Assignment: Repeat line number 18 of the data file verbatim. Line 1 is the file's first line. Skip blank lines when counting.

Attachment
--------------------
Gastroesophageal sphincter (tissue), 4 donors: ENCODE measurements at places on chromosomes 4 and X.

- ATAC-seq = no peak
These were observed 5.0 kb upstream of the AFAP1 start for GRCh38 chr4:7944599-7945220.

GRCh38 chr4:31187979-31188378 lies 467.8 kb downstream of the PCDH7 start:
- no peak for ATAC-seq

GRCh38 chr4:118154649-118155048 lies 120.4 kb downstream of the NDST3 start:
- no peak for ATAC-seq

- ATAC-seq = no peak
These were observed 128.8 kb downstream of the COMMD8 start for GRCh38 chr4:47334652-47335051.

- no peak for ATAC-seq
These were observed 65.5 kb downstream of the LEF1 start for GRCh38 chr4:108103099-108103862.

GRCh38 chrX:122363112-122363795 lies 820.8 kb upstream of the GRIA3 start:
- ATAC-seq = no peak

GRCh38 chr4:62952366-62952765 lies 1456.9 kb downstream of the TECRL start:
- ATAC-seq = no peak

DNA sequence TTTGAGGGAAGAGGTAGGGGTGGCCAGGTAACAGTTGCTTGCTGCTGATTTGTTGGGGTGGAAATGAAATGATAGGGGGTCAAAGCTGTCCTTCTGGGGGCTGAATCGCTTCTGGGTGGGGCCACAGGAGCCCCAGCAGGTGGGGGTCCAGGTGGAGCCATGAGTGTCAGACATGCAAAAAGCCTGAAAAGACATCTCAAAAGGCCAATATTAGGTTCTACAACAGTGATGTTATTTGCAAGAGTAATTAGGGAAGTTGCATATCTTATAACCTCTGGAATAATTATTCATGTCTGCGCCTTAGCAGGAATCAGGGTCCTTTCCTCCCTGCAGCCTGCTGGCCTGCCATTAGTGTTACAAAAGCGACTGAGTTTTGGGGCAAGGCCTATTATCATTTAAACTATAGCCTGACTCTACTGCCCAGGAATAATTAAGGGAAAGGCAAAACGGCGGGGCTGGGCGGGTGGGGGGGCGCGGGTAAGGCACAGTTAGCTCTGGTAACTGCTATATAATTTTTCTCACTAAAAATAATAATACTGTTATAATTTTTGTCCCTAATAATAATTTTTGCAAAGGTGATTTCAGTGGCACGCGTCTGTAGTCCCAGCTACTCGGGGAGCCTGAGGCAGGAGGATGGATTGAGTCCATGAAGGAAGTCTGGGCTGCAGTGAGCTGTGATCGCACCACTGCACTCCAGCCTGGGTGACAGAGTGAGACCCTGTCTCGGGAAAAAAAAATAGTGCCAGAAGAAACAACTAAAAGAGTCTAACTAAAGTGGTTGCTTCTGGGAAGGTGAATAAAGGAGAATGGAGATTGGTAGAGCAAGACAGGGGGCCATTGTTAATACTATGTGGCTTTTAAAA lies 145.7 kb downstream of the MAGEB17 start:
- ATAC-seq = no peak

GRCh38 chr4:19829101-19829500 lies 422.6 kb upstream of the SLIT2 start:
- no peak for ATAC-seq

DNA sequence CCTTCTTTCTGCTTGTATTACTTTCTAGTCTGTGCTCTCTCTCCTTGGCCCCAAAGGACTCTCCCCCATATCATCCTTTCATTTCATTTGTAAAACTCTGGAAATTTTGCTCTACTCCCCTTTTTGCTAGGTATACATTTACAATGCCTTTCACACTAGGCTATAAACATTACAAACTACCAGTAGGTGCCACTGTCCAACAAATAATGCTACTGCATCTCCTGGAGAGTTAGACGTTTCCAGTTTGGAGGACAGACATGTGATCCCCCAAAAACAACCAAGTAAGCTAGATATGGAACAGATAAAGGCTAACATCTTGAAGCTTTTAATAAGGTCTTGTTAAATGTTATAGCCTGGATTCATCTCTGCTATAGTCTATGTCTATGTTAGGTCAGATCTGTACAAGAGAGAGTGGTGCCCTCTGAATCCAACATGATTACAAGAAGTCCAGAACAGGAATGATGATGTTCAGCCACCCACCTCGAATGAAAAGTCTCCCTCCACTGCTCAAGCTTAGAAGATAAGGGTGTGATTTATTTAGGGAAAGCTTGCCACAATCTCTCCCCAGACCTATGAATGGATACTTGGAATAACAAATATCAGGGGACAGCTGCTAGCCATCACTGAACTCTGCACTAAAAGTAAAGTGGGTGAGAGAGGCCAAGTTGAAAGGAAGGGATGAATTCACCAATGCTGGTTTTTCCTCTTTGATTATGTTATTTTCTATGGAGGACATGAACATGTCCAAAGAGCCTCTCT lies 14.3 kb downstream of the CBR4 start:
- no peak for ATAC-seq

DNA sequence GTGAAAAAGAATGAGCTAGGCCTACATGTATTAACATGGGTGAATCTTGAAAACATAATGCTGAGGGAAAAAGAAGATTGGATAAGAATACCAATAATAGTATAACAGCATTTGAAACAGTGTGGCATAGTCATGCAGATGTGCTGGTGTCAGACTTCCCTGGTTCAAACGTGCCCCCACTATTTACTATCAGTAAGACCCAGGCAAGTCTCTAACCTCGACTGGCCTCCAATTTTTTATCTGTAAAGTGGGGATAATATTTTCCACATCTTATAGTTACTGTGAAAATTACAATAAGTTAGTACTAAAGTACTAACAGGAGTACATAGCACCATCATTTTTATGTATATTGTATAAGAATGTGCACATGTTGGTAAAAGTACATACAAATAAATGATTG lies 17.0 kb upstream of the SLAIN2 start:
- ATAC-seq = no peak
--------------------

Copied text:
GRCh38 chr4:19829101-19829500 lies 422.6 kb upstream of the SLIT2 start: